Upon arriving in the Northeast to go to Yale I was struck, and I continue to be struck, by the diversity of the population. Rarely do two Northeasterners look alike, act alike or think alike and each tends to be staunch in his or her opinion. As far as I can tell, disagreement is very much the modus operandi of the area.
There are, however, two beliefs most Northeasterners appear to agree upon. The first is that few places in America, with the possible exception of California, are as worthwhile or provide as many opportunities as the Northeast.
The second is much more profound and transcends race, religion and wealth. It is the belief that, when the leaves change in autumn, it is the single greatest thing that has ever occurred in the history of the world, since the beginning of time forever. The changing leaves make weddings look like child’s play. They make the Allied victory in World War II look like it wasn’t yellow, orange and maroon enough. And it makes the creation of the world look like a joke. Oh, hey Genesis, that’s really neat that you lasted seven days. The leaves change for up to three weeks.
To Northeasterners, you are indeed a damn idiot if you do not think the leaves changing is God annually apologizing for the brevity of Genesis. It’s the sort of beauty on which festivals, family vacations, proposals and late-night muggings on the New Haven Green are built, and you would be foolish to not be enamored of it.
Which brings me to my next point: I must be a fool, because I personally don’t think the changing of the leaves is very impressive. This may be because I’m from Northern Colorado and grew up with giant snow-capped peaks in my backyard, but there’s something about a bunch of leaves transitioning to death that doesn’t strike my fancy. To me, the changing leaves signal the arrival of cold, depressing Northeast winters, and the coinciding nice weather is only nice because it’s so awful the rest of the year.
I frequently ask myself the question: Are Northeasterners so invested in their jobs and personal lives that vegetation dying en masse is their solitary relief? Don’t get me wrong: Leaves turning different colors are pretty, but they’re not that pretty.
Thus, in an effort to expose Yale to parts of the country where there are a lot more things to be excited about than leaves changing color, I propose a relocation. I don’t think it would hurt if we moved Yale somewhere new and I think our university could greatly benefit from immersing itself into territory hitherto untouched by the Ivy League. For these reasons and many more, I think Yale should be moved to Cheyenne, Wyoming.
Now, I understand that a move might not be rational, especially when it’s to Cheyenne. But once in Wyoming, I think Yalies will be pleased to find it has much in common with New Haven, with the notable absence of piercing, humid cold and long, unpleasant winters.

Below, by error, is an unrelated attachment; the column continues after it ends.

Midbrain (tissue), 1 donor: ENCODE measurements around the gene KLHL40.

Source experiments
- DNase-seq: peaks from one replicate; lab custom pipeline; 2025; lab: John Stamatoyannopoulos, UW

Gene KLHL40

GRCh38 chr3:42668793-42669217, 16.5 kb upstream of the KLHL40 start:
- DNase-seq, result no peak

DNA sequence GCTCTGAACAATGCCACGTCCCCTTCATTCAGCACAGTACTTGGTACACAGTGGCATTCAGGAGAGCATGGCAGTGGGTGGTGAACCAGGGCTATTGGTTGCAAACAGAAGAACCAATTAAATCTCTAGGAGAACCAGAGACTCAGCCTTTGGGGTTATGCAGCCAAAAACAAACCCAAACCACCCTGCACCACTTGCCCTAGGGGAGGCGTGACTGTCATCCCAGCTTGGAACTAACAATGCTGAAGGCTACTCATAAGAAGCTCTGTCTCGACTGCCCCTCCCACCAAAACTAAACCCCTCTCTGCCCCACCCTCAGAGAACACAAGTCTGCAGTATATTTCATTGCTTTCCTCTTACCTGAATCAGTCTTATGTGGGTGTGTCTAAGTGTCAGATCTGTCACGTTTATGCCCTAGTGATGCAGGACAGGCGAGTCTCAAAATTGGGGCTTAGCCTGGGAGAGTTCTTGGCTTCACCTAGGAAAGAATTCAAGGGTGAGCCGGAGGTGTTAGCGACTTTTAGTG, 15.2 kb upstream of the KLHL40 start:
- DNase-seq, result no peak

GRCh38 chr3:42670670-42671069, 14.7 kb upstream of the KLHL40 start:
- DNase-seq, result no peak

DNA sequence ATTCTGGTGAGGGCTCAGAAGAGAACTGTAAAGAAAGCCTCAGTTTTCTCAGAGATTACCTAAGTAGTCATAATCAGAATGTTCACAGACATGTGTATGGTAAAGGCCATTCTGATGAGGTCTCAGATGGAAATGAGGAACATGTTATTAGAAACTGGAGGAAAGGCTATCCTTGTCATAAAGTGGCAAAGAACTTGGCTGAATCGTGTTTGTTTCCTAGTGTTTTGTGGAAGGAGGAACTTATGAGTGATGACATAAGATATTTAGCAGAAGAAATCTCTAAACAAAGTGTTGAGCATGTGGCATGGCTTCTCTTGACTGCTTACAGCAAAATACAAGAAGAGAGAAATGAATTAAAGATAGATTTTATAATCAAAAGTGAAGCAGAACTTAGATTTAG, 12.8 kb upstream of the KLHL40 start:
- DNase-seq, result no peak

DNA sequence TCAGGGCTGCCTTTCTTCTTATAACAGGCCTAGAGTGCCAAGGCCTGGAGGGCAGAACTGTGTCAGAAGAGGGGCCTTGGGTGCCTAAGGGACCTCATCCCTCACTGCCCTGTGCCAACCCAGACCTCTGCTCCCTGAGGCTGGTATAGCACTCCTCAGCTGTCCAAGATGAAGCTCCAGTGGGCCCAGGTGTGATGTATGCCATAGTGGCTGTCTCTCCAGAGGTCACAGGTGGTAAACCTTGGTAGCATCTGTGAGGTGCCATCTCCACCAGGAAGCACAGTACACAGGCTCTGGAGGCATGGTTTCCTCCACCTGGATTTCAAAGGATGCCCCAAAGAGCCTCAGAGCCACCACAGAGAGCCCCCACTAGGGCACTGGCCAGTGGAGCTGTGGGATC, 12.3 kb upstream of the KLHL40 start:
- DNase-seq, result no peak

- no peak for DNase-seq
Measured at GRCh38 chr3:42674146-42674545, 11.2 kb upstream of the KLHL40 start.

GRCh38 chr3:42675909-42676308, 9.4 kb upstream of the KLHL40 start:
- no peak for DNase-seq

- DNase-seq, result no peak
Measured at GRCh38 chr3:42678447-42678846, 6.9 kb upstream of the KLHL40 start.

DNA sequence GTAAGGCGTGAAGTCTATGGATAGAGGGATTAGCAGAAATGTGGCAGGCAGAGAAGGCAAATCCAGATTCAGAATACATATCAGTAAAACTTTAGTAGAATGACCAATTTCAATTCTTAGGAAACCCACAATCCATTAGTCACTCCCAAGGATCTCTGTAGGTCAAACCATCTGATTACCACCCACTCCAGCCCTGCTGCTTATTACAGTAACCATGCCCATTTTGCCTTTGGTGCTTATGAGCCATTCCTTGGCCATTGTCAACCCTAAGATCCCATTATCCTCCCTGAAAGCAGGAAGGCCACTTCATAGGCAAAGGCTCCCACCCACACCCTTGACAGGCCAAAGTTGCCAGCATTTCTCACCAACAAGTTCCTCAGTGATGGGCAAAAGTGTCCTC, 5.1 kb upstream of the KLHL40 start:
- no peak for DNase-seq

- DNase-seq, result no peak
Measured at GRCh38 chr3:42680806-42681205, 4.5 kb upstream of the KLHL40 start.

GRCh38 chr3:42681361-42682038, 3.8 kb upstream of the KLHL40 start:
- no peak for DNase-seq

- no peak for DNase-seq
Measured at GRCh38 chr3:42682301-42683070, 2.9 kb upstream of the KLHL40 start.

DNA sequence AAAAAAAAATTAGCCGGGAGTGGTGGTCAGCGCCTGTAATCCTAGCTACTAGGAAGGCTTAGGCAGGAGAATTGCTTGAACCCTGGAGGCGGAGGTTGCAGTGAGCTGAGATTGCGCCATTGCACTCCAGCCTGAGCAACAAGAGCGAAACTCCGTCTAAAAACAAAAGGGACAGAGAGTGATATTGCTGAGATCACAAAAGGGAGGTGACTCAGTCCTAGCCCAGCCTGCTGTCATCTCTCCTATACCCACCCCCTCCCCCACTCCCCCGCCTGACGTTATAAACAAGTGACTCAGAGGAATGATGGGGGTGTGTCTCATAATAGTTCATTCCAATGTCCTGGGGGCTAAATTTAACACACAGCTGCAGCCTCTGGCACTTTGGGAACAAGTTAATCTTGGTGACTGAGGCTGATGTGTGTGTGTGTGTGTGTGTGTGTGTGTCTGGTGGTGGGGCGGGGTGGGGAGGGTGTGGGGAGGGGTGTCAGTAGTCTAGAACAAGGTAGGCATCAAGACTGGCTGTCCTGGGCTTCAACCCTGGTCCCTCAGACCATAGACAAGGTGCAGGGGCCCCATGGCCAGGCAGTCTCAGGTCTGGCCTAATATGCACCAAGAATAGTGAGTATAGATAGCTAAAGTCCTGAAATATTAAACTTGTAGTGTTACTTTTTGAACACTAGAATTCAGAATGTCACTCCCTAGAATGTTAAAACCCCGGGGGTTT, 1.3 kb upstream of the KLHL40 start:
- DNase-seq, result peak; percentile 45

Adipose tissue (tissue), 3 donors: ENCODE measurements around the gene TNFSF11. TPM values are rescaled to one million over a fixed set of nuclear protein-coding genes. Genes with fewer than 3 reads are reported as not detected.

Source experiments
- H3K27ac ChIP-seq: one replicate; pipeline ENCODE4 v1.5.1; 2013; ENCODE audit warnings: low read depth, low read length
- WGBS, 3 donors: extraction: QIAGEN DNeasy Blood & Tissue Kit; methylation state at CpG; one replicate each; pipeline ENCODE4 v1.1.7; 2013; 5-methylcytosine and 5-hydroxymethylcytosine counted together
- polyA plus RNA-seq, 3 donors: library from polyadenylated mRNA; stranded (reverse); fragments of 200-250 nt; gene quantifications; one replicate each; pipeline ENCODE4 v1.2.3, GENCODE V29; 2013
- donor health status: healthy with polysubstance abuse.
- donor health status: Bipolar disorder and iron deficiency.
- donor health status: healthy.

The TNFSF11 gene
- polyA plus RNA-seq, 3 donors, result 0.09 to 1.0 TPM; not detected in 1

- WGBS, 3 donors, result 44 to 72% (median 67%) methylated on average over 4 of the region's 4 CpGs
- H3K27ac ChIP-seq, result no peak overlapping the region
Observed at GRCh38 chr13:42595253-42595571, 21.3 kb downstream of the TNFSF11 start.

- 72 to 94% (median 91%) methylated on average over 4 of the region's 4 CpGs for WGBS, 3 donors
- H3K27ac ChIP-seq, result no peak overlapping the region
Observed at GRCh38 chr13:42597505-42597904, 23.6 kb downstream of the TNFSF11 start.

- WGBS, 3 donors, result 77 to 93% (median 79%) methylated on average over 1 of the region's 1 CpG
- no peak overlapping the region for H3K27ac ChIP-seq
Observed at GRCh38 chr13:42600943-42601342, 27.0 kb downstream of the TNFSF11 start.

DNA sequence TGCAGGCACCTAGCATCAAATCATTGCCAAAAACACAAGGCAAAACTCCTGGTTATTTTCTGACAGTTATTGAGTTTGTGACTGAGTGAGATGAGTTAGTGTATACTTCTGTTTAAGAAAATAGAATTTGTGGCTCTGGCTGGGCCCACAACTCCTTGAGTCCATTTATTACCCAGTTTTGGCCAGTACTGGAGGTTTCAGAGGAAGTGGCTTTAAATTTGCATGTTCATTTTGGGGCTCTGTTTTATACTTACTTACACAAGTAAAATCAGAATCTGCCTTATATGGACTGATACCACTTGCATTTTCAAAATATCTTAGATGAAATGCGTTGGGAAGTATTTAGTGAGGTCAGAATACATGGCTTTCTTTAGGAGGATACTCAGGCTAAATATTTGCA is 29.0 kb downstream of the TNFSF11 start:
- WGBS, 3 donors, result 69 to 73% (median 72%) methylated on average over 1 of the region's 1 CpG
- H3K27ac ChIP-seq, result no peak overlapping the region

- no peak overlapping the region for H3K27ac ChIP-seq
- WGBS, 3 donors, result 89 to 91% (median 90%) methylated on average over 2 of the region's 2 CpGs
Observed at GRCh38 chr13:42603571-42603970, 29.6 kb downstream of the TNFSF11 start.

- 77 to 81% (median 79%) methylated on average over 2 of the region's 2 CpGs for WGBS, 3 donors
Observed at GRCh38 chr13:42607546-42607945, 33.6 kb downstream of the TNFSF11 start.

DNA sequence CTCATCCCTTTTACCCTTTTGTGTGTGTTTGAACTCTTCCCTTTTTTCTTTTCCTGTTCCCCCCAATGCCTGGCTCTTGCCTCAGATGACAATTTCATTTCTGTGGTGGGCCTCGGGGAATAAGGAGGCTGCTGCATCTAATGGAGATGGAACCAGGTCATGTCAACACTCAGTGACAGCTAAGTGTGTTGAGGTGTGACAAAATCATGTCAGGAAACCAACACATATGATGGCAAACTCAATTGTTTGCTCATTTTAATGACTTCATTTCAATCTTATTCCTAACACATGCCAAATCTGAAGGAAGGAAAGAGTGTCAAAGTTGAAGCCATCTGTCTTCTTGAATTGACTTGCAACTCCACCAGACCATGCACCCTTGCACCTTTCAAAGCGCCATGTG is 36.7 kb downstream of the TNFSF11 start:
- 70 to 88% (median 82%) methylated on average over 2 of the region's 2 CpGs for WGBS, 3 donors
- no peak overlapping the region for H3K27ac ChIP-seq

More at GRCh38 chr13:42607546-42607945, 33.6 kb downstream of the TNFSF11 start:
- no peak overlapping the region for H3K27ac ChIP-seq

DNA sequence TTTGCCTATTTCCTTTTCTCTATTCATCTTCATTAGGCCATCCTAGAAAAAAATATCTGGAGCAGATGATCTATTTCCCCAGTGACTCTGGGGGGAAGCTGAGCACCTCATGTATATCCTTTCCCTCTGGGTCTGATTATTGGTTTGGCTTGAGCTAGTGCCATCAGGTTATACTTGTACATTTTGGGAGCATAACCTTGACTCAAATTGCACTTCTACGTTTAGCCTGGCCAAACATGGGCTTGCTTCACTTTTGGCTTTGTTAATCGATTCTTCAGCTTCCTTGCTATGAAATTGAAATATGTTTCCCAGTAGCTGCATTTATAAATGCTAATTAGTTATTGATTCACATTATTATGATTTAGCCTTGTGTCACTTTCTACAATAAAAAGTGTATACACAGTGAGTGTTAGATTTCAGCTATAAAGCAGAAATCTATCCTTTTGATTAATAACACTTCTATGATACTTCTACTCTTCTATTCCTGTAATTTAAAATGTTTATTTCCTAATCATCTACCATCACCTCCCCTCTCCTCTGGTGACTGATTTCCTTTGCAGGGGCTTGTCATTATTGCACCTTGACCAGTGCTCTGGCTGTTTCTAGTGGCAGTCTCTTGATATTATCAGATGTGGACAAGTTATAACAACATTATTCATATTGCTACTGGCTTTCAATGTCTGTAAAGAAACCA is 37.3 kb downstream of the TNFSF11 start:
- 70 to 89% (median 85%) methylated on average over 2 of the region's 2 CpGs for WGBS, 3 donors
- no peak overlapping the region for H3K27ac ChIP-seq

For example, the residents of both cities love guns, and are not afraid to shoot them in the street. This means that, with Cheyenne’s gun-to-human ratio of 16:1, any discharging of 12 shots on Cheyenne’s equivalent of York Street would be met with stiff resistance from the heavily-armed local militias, thus resulting in increased safety for Yale students and decreased instances of violence in areas surrounding campus.
It would also result in a good ol’-fashioned Wild West shootout, which would be really neat for Yale kids to watch.
Moreover, I’m confident that relocating to Cheyenne would breathe new life into Yale athletics. Not only would our football team have stiff competition from a number of high school teams in the area, but our squash team would finally be the number one team in its home state, since squash doesn’t exist in Wyoming.
Cheyenne is also home to the world’s largest rodeo, Frontier Days, and would be an ideal setting for the fledgling Yale School of Rodeo Management to really steer its otherwise lacking graduate programs in the right direction. Graduates of the University of Wyoming — our new rival — would no longer dominate the management side of professional bullriding with their “home-grown knowledge” and “passion for ropin’.” Instead, the pro rodeo circuit would be Ivy League territory.
Most importantly, though, Wyoming would provide Yale with stunning natural beauty and all the coal and petroleum it needs to keep climbing in the international rankings of Gross Domestic Product. New Haven and Cheyenne really do have a lot they could learn from each other.
Most residents of Wyoming could, admittedly, benefit from an influx of well-educated, internationally-minded students, and those students could in turn benefit from spending time in just one of many parts of the country that is frequently ignored by Northeasterners, who are so obsessed with the Northeast and its changing leaves that they forget about the rest of America.
Much has been said, and rightfully so, about a large divide between fly-over country and, in particular, the Northeast. People from fly-over country can’t fathom why leaves are so exciting, and people from the Northeast can’t fathom why people from fly-over country think the way they think. Frankly, there’s a lot to be said for both sides, and Yale relocating itself would be a solid step towards bridging a needless gap.
Also, intramural calf wrangling would be an additional bonus of moving to Wyoming.